The big difference between the data signal produced by a computer graphics card and the video signal that most TVs are configured to accept has to do with overscan.

Integrating MCE with Video Displays

Scott Varner | Niveus Media

Integrating MCE with Video Displays

The big difference between the data signal produced by a computer graphics card and the video signal that most TVs are configured to accept has to do with overscan.

by Scott Varner

Few people will argue the arrival of AV and PC Convergence. This is a great time for those who like to experience new ways to enjoy entertainment and use the technology that is all around us in our everyday walk of life. Unfortunately, the TV manufacturers didn't get the word that some of us would be connecting data sources to their displays…

When I first began to evaluate televisions for their ability to display a High Definition signal from a Media Center PC, I quickly realized that televisions were unlikely to be designed to display content from a PC. Funny how that works, TVs are primarily designed for video and computer monitors for data. These are two very different situations. Some of us remember the distinctions in data grade projectors versus video projectors; what a difference in capabilities and price! Today is not so much different with HDTV. While most HDTV sets have the ability to connect to a PC signal via the standard VGA connector, many TVs limit the input on this connection to "standard" PC resolutions, which don't include HDTV signals and are generally 4:3 aspect ratios.

Media Center PCs have truly addressed the source element of this equation with outputs ranging from composite video on some basic systems to DVI & HDMI on most of the current crop of AV oriented Media Server type PCs. I'm not sure why anyone would want to use a composite video output but hooking up a High Definition signal from a high quality Media Center via HDMI/DVI can yield outstanding results and state of the art performance- if you plan ahead properly.

The big difference between the data signal produced by a computer graphics card and the video signal that most TVs are configured to accept has to do with overscan. Even in the world of 720p and 1080p inputs, most TVs take these incoming signals, process them through their chassis and output an image which is overscanned to fill the display, and then some. With video signals this is critical because of unwanted artifacts on the very edge of the picture. Originally overscan was used not only to mask these artifacts but also to deal with deteriorating power supplies, which over time would cause the image on the CRT to slowly shrink. The more overscan used, the longer it would take for the image to shrink to be smaller than the visible area of the tube. Fast forward to today…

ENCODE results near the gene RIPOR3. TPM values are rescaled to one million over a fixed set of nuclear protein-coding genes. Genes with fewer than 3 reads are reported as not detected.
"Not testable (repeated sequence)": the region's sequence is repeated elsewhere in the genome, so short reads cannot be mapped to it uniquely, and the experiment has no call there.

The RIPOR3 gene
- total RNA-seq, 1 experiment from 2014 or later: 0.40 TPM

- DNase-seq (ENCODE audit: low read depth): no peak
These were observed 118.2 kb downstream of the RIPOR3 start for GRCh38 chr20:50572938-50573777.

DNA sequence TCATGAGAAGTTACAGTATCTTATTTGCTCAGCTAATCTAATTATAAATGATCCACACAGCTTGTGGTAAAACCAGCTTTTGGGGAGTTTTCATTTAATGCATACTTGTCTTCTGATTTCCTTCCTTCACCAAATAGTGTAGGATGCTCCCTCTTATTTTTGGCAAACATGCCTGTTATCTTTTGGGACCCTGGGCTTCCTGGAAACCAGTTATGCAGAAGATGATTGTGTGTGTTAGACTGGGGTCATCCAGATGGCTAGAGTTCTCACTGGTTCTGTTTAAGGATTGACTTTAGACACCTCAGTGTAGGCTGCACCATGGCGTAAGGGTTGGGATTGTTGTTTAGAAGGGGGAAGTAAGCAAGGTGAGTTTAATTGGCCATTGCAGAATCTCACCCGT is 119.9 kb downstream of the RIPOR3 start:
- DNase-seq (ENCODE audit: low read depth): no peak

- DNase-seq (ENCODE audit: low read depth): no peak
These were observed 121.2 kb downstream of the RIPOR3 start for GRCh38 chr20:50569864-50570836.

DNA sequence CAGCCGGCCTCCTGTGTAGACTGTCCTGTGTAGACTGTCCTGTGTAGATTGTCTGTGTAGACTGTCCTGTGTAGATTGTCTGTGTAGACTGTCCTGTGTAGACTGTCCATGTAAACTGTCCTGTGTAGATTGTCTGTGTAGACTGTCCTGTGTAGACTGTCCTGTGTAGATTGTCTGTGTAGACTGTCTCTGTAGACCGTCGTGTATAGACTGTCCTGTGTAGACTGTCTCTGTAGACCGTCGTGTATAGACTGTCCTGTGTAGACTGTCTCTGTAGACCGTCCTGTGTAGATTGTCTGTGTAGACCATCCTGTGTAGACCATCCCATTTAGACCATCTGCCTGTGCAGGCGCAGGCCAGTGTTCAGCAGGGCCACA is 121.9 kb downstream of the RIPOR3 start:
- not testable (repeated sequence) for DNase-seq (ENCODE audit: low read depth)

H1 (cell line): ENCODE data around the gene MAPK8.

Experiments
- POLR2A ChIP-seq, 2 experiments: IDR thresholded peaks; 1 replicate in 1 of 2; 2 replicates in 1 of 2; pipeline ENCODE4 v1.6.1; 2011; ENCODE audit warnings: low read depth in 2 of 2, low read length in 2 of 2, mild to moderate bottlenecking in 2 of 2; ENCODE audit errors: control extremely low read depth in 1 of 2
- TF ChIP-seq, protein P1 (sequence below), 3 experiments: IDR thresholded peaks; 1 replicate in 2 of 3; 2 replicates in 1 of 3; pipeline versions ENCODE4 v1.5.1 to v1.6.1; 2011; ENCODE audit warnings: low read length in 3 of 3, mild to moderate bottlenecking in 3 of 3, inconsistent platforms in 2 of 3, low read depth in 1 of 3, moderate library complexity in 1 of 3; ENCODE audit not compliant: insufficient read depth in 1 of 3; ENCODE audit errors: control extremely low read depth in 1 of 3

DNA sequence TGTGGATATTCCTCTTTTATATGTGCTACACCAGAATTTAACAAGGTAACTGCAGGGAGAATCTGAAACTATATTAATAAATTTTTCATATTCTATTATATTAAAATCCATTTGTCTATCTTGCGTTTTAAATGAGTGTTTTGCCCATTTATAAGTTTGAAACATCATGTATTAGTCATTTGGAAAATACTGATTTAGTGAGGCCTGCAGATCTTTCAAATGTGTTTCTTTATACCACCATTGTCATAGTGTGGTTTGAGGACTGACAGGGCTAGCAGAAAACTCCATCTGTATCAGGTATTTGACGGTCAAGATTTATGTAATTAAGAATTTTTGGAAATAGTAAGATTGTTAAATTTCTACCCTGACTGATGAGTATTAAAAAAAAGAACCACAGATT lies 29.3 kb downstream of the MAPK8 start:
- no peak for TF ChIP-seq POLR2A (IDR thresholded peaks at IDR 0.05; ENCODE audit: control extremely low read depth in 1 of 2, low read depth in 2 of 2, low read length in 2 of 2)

With fixed pixel displays, the image size can't shrink but we still deal with overscan. It is unusual that a TV with a native resolution of 1280 x 720 will pass a 720p signal pixel for pixel with no modification. This seems illogical, yet it is the norm with today's HDTV sets. There are sets that avoid this situation and these displays can be an excellent choice when it comes to displaying data-based signals

When choosing a display to go along with a High Definition Media Server, it is often the best call to choose a display which allows for signals connected via HDMI or DVI to be displayed pixel for pixel as output by the source. In other words, the 720p image isn't stretched by 5% to overfill the screen. This capability is usually an adjustment in the set up of the display when it is available. It may be labeled as Pixel Match or Native or may be an adjustment for the input type with a switch between Video and PC signal types. However it is handled by the display, if this functionality is available, you will have the best experience with content displayed from one of the highest performance sources we have available today- the High Definition Media Server.

While data oriented inputs are often found on the better brand displays, this is not limited to only expensive TVs. There are some very modestly priced TVs that have this capability. Do your research and you can choose a display that fits both the budget for the system as well as the application. If you avoid displays that require adjustments to the output signal to compensate for how they overscan the image you will see the entire image from edge to edge. Paying attention to this characteristic will yield the best results when connecting a high performance AV server into your system. If you don't use one now, chances are pretty good you will someday.

With the convergence of AV and PC technology, planning ahead for proper video display integration can avoid some of the pitfalls experienced when hooking a PC to a TV. Pick the proper display ahead of time and enjoy the results.

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